2. I too thought it had gone away until I saw a copy of it in my doctor’s office. I tore out the subscription card and sent it off. It’s not only good reading but for me it is a throwback to a time when things were so much more simple than they are today.
    PS: I think of Norman Rockwell every time I see the magazine.

  3. Bob McGowan jr., I love your comments here and on countless features on this site otherwise. It’s not just what you say, but how you say it. Very unique gift you have. I don’t know if you write professionally, but you should.

    The Post is a great publication and needs to get itself out of obscurity as you stated. It’s kind of like a great movie up on the screen, and only a few rows are filled. Same principle as getting ‘butts in seats’! Hopefully that will change if they implement your suggestions.

  4. On “OCCASION” you find people that don’t know the Post is still published??! Seriously? No, that would be the vast majority of people don’t know that it’s still published, Troy. Nice try at an attempted downplay of the severity of its continual image as a publication of the distant past in the public perception, but it won’t work.

    I bring up the Post to people A LOT. Sometimes it’s in line somewhere and I bring up the website on my phone, other times it’s at a classic car show, still others it’s while I’m waiting for an appointment. No one knows about it until I show them the website. Everyone though is pleasantly surprised, smiling, covering their mouths saying “I had no idea” and thanking me for telling them. They also say they want to subscribe now that they know about it!

    They ask if it just came back and I say no, its been published all along and had a wonderful makeover several years ago. Its a subscription publication, so that’s why they don’t see it on newsstands. I compare it to why certain soft drinks aren’t on the shelves with Coke and Pepsi dominating the space; today’s economics, rolling my eyes.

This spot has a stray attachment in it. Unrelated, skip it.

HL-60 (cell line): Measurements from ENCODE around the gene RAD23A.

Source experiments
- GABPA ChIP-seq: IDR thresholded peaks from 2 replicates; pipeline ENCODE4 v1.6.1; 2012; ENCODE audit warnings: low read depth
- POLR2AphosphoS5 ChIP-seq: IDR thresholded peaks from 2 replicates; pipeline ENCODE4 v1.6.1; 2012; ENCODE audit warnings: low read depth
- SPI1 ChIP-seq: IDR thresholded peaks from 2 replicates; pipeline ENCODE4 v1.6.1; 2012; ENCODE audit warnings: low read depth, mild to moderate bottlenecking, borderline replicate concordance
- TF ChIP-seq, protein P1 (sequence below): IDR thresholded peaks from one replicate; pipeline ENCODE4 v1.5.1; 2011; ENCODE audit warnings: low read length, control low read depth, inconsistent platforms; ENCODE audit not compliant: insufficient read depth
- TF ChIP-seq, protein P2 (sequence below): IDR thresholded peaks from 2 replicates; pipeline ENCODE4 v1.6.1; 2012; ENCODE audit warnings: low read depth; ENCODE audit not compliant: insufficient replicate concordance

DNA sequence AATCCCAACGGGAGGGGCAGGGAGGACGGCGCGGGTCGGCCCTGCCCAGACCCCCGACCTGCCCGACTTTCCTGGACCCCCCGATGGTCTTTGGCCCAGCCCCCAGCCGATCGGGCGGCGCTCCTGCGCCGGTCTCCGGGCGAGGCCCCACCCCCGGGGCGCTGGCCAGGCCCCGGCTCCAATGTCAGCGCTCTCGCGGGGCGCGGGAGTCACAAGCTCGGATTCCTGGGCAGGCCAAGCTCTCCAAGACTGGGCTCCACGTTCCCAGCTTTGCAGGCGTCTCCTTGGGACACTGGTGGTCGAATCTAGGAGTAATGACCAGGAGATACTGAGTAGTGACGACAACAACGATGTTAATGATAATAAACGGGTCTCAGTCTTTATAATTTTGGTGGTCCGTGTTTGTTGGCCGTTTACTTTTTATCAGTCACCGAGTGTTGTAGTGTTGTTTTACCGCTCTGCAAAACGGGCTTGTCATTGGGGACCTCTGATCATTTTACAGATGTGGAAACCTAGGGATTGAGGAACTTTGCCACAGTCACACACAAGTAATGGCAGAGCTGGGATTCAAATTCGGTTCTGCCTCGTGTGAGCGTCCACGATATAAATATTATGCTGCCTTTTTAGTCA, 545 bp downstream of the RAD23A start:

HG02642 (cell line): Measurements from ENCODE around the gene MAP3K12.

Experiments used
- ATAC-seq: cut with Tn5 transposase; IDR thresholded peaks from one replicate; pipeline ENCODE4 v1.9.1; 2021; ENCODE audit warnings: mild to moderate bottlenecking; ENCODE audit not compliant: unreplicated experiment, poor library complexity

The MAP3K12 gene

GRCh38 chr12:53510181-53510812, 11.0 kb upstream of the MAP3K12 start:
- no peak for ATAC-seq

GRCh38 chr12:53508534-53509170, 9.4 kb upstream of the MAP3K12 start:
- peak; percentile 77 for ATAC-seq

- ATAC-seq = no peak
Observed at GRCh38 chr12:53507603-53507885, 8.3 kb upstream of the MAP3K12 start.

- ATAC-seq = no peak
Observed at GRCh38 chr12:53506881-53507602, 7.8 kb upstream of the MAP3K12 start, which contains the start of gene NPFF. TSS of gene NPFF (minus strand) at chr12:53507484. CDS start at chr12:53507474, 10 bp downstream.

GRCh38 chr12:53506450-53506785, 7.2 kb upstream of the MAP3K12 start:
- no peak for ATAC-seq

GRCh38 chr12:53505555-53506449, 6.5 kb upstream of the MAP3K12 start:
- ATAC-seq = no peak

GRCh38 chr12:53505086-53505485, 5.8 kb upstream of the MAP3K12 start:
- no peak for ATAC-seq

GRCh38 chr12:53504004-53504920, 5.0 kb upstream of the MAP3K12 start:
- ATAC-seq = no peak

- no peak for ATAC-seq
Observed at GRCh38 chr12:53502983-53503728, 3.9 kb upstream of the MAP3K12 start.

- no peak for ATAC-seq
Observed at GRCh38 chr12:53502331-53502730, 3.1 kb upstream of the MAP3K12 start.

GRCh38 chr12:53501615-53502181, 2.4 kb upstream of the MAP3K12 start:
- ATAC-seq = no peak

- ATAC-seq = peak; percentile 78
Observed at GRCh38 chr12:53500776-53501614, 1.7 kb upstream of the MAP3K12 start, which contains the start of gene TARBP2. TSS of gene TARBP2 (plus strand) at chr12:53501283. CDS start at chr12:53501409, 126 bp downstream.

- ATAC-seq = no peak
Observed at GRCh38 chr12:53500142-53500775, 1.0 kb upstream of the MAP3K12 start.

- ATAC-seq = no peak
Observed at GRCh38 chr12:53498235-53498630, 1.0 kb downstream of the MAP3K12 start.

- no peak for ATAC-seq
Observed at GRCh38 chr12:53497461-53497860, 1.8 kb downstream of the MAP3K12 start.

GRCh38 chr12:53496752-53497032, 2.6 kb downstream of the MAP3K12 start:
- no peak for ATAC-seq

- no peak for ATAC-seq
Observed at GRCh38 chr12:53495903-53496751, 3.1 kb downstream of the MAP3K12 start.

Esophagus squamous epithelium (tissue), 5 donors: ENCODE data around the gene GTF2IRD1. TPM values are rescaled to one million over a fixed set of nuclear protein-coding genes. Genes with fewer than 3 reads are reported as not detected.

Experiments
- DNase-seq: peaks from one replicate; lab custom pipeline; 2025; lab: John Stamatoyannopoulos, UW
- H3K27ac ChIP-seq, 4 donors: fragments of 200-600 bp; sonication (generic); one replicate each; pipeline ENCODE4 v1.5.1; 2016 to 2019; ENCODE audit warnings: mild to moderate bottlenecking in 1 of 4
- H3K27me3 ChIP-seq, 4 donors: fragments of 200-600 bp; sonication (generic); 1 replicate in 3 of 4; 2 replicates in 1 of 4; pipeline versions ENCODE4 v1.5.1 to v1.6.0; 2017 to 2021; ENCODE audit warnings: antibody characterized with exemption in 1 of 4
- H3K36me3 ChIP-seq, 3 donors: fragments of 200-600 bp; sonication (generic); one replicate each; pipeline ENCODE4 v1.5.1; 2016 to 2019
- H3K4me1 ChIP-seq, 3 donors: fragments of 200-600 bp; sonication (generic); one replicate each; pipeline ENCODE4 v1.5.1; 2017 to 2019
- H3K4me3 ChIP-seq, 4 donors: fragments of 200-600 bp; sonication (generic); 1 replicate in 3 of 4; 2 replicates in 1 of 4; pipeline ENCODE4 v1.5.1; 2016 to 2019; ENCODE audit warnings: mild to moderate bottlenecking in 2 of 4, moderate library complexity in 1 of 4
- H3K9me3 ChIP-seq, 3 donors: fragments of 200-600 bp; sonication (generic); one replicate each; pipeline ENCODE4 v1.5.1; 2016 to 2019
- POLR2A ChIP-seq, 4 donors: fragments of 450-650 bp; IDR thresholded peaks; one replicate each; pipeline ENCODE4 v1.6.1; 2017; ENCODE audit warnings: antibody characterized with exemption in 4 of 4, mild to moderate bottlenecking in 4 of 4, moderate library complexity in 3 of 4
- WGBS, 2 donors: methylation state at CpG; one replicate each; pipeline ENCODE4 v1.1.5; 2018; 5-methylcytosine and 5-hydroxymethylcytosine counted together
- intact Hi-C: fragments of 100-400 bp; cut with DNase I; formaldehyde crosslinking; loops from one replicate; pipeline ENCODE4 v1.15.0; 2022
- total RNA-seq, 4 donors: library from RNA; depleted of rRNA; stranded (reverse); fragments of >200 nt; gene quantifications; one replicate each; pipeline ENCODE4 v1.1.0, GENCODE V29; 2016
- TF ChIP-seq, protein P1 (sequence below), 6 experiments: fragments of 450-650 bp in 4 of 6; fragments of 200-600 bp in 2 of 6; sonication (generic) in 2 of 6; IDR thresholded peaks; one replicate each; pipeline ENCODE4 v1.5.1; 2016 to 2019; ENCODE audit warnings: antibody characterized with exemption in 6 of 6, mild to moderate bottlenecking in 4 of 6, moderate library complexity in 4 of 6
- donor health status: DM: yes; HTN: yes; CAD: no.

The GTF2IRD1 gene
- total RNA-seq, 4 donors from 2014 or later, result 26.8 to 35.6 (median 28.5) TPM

“On occasion” is where the Post needs to get to. First it has to get itself out of the dark shadows of obscurity which, let’s face it, is none other than the ultimate big gun, 60 Minutes’! In 2015 the program did a segment on the cartoon selection process for The New Yorker. Nothing against that at all. It was quite interesting. It also gave The New Yorker massive publicity it did NOT need, but got anyway!! (Social media is fine as a mother’s little helper for the Post, but that’s about it.)

    The program can do the same for the Post which needs it very badly. It’s the best magazine published today few people know about. This can be changed, and reasonably quickly. No, it won’t have 6 million or so circulation again but doesn’t need to. How about one to two million by 2022? You’ve got an ‘in’ with Ms. Stahl already. Let her help the Post take that step to the other side of life, and let the good times roll once again, with fame and acclaim!

    Shame on Planet Money for the damage they’ve done with their ignorance and lies. Fortunately they’re small potatoes that won’t matter once the big gun is applied. You can even call them out on it in a very public way that will surely embarrass. Who knows HOW many times they’ve reinforced that lie over the decades?!